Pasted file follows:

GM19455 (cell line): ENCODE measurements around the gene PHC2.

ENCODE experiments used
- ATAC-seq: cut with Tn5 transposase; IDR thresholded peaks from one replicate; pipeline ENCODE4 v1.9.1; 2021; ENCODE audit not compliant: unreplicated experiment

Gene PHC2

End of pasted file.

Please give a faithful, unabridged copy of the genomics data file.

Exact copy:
GM19455 (cell line): ENCODE measurements around the gene PHC2.

ENCODE experiments used
- ATAC-seq: cut with Tn5 transposase; IDR thresholded peaks from one replicate; pipeline ENCODE4 v1.9.1; 2021; ENCODE audit not compliant: unreplicated experiment

Gene PHC2